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Facebook Honors Manipur Youth Engineer for Detecting Whatsapp Bug

The bug therefore allowed people to infringe on the privacy of users. Sougaijam's discovery helped Facebook fix a big security lapse

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whatsapp bug
Facebook has honoured a 22-year-old engineer from Manipur for detecting a bug on the instant messaging platform WhatsApp. VOA

Facebook has honoured a 22-year-old engineer from Manipur for detecting a bug on the instant messaging platform WhatsApp. The social networking giant awarded Zonel Sougaijam $5000 (roughly about Rs. 3.4 lakh) for the discovery and also included him in the “Facebook Hall of Fame 2019” that has so far included 96 people for “making a responsible disclosure” to Facebook.

Sougaijam discovered that during a voice call on the instant messaging platform, the bug allowed the receiver to upgrade it to a video call without the knowledge of the individual making the voice call. The bug therefore allowed people to infringe on the privacy of users. Sougaijam’s discovery helped Facebook fix a big security lapse.

WhatsApp bug
Ananthakrishna detected the bug that enabled other people to completely remove files on WhatsApp without knowledge of the user. Pixabay

“In fact during a WhatsApp’s video call say the other person turns his or her camera off for a reason and the video call gets paused, you can resume it without the other person even touching his or her smartphone,” Sougaijam wrote in a blog post.

“I came to know it was a serious bug and I reported right away to Facebook through the Facebook’s bug bounty programme where you can report bugs which poses security threat to Facebook related products.

“After few days of chatting about the bug and I also made a short video in which I explained to them how the bug is behaving. They told me that the bug was confirmed and they are working for a fix,” Sougaijam, who is a Bachelor of Technology (B.Tech.) in Civil Engineering, added. And about two weeks later, Facebook informed Sougaijam that the bug has been fixed.

whatsapp bug
The bug therefore allowed people to infringe on the privacy of users. Sougaijam’s discovery helped Facebook fix a big security lapse. Pixabay

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“So, I checked myself and the bug got fixed,” he added. “The bounty amount is decided by the degree of severeness the bug possess, quality of the report and many other factors. The minimum amount which a person can get if his or her bug is identified as security threat is $500 which is roughly Rs 34,000,” Sougaijam informed.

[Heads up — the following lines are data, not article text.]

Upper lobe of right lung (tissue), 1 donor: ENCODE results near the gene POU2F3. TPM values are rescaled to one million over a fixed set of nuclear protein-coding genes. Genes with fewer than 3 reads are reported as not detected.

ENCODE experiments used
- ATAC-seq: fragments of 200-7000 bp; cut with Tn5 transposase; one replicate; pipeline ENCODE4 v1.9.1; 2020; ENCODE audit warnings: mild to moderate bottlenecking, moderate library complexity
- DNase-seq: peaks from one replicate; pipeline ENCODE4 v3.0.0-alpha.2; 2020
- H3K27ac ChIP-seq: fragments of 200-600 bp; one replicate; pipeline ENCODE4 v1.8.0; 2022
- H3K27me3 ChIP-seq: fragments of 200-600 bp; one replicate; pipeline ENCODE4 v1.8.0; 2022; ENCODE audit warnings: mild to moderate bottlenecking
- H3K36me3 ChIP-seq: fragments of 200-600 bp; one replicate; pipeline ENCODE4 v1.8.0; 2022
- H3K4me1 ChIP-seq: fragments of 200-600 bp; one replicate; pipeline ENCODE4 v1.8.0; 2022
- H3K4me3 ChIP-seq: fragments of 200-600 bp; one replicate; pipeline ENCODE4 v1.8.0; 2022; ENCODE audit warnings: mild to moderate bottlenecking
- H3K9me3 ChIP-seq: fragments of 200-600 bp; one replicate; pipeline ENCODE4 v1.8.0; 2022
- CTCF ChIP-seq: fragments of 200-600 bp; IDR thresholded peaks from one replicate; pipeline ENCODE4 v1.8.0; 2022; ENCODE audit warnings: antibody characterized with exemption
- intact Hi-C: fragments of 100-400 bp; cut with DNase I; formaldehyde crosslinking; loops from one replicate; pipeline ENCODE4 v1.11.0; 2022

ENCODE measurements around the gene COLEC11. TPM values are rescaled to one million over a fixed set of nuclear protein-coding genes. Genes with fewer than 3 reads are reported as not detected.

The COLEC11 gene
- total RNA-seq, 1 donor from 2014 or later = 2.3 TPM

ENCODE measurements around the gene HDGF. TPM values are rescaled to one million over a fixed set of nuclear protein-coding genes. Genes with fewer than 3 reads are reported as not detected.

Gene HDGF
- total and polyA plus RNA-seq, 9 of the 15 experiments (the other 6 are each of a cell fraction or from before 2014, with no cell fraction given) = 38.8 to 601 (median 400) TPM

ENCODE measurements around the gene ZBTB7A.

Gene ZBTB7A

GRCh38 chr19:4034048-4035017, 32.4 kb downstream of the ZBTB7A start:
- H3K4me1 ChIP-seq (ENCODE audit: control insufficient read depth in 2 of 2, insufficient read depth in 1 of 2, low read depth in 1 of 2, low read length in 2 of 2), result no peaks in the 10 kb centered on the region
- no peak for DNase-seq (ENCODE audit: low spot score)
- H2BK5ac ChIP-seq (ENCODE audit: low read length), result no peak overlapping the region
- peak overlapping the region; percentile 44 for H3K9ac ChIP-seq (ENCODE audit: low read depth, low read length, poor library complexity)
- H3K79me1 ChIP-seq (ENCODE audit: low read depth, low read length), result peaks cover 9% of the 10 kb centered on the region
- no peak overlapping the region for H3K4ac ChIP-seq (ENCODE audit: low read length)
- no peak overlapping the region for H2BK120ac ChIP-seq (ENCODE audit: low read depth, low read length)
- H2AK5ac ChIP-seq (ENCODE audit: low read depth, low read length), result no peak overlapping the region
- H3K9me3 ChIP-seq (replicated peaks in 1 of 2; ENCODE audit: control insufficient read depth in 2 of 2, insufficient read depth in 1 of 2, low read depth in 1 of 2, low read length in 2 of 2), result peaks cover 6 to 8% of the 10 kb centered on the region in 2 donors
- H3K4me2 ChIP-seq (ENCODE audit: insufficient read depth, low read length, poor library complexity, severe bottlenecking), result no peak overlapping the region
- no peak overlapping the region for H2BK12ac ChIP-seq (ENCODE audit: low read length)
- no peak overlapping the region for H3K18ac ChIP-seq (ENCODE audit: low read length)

Sougaijam is, however, not the only Indian who has made in to the Facebook Hall of Fame 2019. Rony K Roy and K.S. Ananthakrishna from Kerala are some of the other young Indians who have made it to the list. Ananthakrishna detected the bug that enabled other people to completely remove files on WhatsApp without knowledge of the user. (IANS)

Next Story

Facebook Faces Trial Over Data Breach Affecting Nearly 30 Million Users

Facebook expects the fine to be in the range of $3-5 billion and has kept aside $3 billion in legal expenses related to the investigation

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FILE - The Facebook logo is seen on a shop window in Malaga, Spain, June 4, 2018. (VOA)

In a setback, a US court has rejected Facebook’s claims to block a lawsuit against it in a data breach that affected nearly 30 million users in September last year.

According to a report in Seeking Alpha on Monday, US District Judge William Alsup in San Francisco dismissed Facebook’s request, saying claims that Facebook was negligent and failed to secure users’ data as promised can go forward, and discovery should move “with alacrity” toward trial.

In September, Facebook admitted that unknown hackers exploited three bugs to steal the personal details of 50 million users — later adjusted to 30 million.

Turkey’s Personal Data Protection Authority has already fined Facebook 1.65 million Turkish liras ($280,000) over data breach. Nearly 300,000 users in Turkey may have been affected by the data breach.

According to the Turkish watchdog, Facebook failed to timely intervene to take proper technical and administrative measures during the 12-day existence of the bug last September.

facebook
FILE – The logo for Facebook appears on screens at the Nasdaq MarketSite, in New York’s Times Square, March 29, 2018. VOA

According to a statement from Facebook in December, the company had discovered a photo API bug that allowed third-party applications to access the photos of Facebook users.

At the time, Facebook said that the bug “might have exposed the non-public photos of 6.8 million users to around 1,500 apps built by 876 developers”.

In March this year, Facebook disclosed yet another security incident, admitting to storing hundreds of millions of users’ passwords in plaintext, along with plaintext passwords for millions of Instagram accounts.

Also Read: Samsung Launches 3 Galaxy Wearables in India

Facebook is facing a hefty fine from the US Federal Trade Commission over data privacy scandals

Facebook expects the fine to be in the range of $3-5 billion and has kept aside $3 billion in legal expenses related to the investigation. (IANS)